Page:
Smaller teams can effectively collaborate on a project without frequent meetings, while larger groups may benefit from more frequent meetings to facilitate communication and coordination.
Without regular meetings, the interaction and communication within larger teams may be limited, which could negatively affect the project and team performance.
3. Team goals and objectives
One way to strike the right balance is to carefully consider the purpose and goals of each meeting. For instance, if your team is working on a project with a tight deadline, more frequent check-ins may be necessary to ensure that progress is on track.
Similarly, hold daily stand-up meetings to quickly chat and discuss progress on current projects while reserving longer, more in-depth meetings for less frequent but more critical topics.
By identifying the specific needs and goals of each meeting, you can determine the most appropriate frequency and duration.
4. Try various approaches
Try different approaches to determine the most effective meeting frequency for your team. By experimenting with different approaches, you may find the best meeting frequency for your team.
Feel free to adjust and try different cadences of meetings, such as daily stand-ups, weekly meetings, or bi-weekly meetings. Consider trying a different frequency if a particular approach does not work well for your team.
5. Team's preferences
It is crucial to involve your team in determining the appropriate meeting frequency. Some may prefer frequent check-ins, while others prefer longer intervals between meetings.
By regularly engaging with your team and soliciting their input, you can ensure that most team members are comfortable with the meeting schedule.
Ultimately, the right cadence will depend on your team or organization's specific needs, meeting agenda, and goals. Experimenting with different frequencies and seeing what works best for your team may be helpful.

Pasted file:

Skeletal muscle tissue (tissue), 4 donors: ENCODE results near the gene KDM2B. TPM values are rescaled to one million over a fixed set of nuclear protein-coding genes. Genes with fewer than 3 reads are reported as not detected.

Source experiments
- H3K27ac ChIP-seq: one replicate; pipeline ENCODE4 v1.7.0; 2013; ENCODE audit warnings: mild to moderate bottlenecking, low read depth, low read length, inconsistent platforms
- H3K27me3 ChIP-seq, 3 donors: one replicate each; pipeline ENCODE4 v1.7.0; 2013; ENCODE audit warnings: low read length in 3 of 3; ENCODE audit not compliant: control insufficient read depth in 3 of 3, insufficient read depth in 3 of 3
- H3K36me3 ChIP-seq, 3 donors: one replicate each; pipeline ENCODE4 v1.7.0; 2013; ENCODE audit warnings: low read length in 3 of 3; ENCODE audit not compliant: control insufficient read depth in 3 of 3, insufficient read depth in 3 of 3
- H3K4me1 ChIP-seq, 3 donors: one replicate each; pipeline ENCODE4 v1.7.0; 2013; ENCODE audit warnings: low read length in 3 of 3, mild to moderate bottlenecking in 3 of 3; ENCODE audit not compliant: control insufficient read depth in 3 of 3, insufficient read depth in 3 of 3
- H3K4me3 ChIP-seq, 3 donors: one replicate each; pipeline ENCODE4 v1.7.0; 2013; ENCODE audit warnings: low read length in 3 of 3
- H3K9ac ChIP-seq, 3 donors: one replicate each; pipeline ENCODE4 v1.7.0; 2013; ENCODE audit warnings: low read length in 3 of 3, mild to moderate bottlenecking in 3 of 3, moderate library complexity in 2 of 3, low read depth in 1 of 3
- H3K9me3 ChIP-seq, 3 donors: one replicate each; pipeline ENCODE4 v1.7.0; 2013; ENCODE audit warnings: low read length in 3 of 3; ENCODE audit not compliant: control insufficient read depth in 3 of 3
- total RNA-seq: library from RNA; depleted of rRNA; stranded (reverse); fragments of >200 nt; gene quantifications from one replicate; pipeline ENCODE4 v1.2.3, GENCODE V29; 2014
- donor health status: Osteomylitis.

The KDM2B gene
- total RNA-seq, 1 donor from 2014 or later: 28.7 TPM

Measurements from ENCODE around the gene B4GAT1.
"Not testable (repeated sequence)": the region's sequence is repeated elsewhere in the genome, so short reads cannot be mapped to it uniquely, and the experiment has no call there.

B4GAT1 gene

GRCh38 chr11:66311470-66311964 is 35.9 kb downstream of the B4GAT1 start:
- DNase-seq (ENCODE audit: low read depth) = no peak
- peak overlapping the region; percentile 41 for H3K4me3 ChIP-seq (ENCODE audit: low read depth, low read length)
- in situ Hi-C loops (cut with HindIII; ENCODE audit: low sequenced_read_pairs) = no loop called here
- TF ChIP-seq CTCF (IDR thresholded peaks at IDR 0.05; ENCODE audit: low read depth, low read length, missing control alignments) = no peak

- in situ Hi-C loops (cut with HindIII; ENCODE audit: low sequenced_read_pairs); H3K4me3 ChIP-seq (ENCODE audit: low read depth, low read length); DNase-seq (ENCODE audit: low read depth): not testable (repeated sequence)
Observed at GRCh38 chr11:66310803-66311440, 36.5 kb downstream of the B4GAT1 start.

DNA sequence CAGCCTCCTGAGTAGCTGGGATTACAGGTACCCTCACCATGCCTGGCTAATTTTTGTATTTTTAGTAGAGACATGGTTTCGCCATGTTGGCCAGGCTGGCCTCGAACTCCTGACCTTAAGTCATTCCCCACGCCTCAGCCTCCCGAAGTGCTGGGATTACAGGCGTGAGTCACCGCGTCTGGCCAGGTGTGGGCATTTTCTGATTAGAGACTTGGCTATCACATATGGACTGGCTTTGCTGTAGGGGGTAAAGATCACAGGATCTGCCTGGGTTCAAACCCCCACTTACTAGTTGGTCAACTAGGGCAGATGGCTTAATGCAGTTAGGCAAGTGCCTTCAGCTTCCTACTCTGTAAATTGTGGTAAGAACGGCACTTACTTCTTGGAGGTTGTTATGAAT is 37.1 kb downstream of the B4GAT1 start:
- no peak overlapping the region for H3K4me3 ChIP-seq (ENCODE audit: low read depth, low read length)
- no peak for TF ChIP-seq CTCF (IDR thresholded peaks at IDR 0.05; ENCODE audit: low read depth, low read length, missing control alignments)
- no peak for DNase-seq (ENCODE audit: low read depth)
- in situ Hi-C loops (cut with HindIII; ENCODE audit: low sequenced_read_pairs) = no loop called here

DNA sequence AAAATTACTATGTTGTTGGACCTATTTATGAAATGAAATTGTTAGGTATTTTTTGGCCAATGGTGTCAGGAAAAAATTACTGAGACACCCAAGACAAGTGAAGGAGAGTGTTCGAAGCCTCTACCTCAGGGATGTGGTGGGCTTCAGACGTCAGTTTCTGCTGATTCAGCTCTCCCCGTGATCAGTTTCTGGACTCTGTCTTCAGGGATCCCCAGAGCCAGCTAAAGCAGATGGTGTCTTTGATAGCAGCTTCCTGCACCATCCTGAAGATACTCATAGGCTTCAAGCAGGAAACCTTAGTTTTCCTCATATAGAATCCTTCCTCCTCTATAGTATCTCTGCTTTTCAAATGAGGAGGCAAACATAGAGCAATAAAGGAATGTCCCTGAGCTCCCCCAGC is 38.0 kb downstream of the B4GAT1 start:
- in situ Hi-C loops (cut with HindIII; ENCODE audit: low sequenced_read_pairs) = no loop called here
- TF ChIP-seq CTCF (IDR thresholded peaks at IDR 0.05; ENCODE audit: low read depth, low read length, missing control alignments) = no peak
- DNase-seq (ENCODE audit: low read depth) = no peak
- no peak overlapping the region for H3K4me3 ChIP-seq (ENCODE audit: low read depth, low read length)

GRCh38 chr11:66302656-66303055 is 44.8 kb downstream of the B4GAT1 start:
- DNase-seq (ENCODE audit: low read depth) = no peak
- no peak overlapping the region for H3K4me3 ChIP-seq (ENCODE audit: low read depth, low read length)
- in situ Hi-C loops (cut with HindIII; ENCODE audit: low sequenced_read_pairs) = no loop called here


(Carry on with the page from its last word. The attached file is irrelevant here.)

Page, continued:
Tips on having effective team meetings
1. Have an agenda
Therefore, have an agenda for recurring meetings to ensure they are productive and worthwhile. Don't schedule meetings unless you have specific issues to discuss—it can be detrimental to your team's performance.
If you're only holding a meeting to follow an established pattern, consider canceling it. If there is a new meeting agenda for a recurring meeting, make sure to share it with the team beforehand so that attendees can review it and prepare to contribute meaningfully to the discussion.
Also read: how to create an online meeting agenda
2. Track time
Track how time is used in meetings. Remember that even short meetings can add up to a significant amount of time over a year.
Invite only the necessary team members to meetings. A smaller group will likely be more productive and creative. Share the meeting notes with the rest of the team to keep them informed and free up their workday.
Also read: How to take notes in a meeting
Use Fireflies AI notetaker to record and transcribe your meetings to keep everyone on the same page. Fireflies' post-meeting transcripts are effective for collaborating asynchronously and eliminating the need for follow-up meetings to discuss missed points.
You can leave comments on the transcript for follow-up actions and share soundbites of the crucial sections of the calls.
You can also track the talk-to-listen ratio, sentiment analysis of a meeting, and other important conversational analytics metrics to see the effectiveness of your meetings and adjust your cadence of meeting accordingly.
3. Explore the difference between synchronous and asynchronous meetings
If you want to strike the right meeting cadence, it's worth exploring synchronous vs. asynchronous meetings.
Synchronous meetings occur in real time, in person, over the phone, or via video. Think of Zoom or Microsoft Teams meetings. They require all participants to be present at the same time.
Synchronous meetings create a sense of connection among people and motivate remote teams. However, they can also be perceived as a waste of time if they are not well-organized or efficient.
In contrast, asynchronous meetings do not require formal scheduling and allow participants to contribute at their own pace and when they can offer their full attention. This type of meeting can be more efficient and allow more substantive participation. Asynchronous meetings are often conducted using written communication methods, such as email or online messaging.
Final thoughts: Get into the right meeting rhythm
In conclusion, a steady meeting cadence can make all the difference for your team. Consistent, well-planned meetings can foster better communication, increase productivity, and facilitate problem-solving. On the other hand, a chaotic or irregular meeting schedule can leave team members feeling disorganized and be a flat-out waste of time and money.
It's up to you to find the sweet spot, figuring out how often to meet, how long each meeting should be, and the best mix of in-person and virtual meetings. By taking the time to establish a solid and effective meeting cadence, you can work together more seamlessly and achieve goals faster.
Don't underestimate the power of a good meeting schedule - it could be the key to your team's success.